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The Lilith Blog

June 20, 2014 by

A Feminist Camp Counselor Unpacks Her Baggage

Photo credit: Foundation for Jewish Camp

Photo credit: Foundation for Jewish Camp

Summer camp. For some kids, a yearly ritual that fills them with dread; for others, a place of infinite possibility. How can we bridge the gap between kids who were “born ready” for camp, and kids who feel marginalized there? Some camps institute a “no body talk” policy, so kids can relate to other (and to their own emerging identity struggles) in ways that are more than skin deep. Lilith intern Maya Zinkowjust out of Barnard and now a unit head at summer camp, has lots of ideas about how camp can be a more welcoming place for those kids who question everything–from gender norms to religious tradition.

The summer after my sophomore year at Barnard, I had just begun to crack open this thing called gender, hearing and welcoming the exciting voices that are part of the canon of a women’s college curriculum . I learned a new language, that of Virginia Woolf and Betty Friedan, Judith Butler and Alice Walker, and became more fluent with every class discussion, every conversation with friends over potluck dinners of quinoa, Brussels sprouts bathed in balsamic vinegar, and vegan desserts. The glossy Barnard brochures had assured me that I would become the women I saw in the pictures: confident, well-read, transformed. Finally, after two years, it was beginning to happen.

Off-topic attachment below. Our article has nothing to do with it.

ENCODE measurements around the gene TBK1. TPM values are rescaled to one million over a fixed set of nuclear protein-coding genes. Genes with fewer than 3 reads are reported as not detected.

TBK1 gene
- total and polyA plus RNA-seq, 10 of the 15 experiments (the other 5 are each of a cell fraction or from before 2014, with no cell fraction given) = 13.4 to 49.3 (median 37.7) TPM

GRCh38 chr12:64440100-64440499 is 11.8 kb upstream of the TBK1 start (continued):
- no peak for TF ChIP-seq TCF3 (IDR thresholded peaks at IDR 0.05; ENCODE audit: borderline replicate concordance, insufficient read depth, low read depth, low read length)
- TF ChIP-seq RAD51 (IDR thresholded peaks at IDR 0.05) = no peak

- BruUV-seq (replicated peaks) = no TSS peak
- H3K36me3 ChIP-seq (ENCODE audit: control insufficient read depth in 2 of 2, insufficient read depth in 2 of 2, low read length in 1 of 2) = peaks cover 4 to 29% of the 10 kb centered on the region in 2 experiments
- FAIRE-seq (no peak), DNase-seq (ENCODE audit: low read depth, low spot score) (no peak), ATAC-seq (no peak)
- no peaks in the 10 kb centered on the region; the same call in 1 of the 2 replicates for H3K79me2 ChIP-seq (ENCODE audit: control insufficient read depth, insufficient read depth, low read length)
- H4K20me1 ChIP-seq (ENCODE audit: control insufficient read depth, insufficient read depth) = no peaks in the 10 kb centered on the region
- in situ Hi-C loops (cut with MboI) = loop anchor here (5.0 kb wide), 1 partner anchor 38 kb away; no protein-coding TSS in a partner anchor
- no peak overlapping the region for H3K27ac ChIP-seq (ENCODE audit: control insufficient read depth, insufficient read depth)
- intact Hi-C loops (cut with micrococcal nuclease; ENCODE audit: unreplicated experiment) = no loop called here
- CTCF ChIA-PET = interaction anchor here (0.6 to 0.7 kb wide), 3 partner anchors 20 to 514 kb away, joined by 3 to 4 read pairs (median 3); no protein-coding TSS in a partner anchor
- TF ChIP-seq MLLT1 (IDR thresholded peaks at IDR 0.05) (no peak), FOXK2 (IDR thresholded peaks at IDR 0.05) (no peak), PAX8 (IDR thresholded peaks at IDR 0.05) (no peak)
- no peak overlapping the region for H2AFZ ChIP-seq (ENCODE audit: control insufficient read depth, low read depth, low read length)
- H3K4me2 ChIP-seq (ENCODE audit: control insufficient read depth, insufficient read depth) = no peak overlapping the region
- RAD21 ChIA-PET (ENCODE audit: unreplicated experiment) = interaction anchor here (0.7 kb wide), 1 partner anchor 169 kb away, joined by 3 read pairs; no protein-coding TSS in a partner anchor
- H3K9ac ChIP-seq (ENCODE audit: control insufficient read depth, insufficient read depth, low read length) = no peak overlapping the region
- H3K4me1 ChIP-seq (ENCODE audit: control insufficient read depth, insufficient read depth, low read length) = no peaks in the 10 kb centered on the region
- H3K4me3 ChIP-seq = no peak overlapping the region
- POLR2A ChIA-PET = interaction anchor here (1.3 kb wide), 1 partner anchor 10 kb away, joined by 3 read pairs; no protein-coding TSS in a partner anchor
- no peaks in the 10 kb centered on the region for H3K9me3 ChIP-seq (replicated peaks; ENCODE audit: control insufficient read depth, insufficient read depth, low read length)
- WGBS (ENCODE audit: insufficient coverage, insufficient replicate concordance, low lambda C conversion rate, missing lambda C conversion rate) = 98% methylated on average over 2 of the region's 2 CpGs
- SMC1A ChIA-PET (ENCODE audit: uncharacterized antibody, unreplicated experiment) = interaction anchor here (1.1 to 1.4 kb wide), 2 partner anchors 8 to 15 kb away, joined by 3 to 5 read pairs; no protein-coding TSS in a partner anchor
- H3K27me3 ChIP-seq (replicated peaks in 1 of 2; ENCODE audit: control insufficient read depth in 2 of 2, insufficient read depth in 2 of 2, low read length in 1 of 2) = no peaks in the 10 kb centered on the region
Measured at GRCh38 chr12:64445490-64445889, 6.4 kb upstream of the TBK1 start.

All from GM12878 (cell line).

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The Lilith Blog

June 18, 2014 by

The Poem that Went Viral, and the Woman Behind It

 Anna Binkovitz, 21, is a proficient slam poet and author of a published chapbook, The Love Hypothetic. At a national slam poetry competition in March, Anna performed a poem called “Asking For It” that addresses a refrain perpetually directed against rape victims: that by dressing provocatively, they invite sexual predation.

The poem invites viewers to “a strange world in which all of us…can only express our wants and needs through our clothing” – a dystopian, darkly comic imagining, in which nudity—during bathing, changing, or even childbirth—always signifies wanting sex.


Last week, the poem went viral—at 400,000 YouTube views and counting—after news blog Upworthy reposted a video of Binkovitz’s performance; Jezebel and the Huffington Post, among others, marked it as an important contribution to a heated cultural conversation about consent. So Lilith’s Malka Editorial Fellow, Talia Lavin, took the opportunity to have a conversation with the outspoken poet, rape survivor, and activist.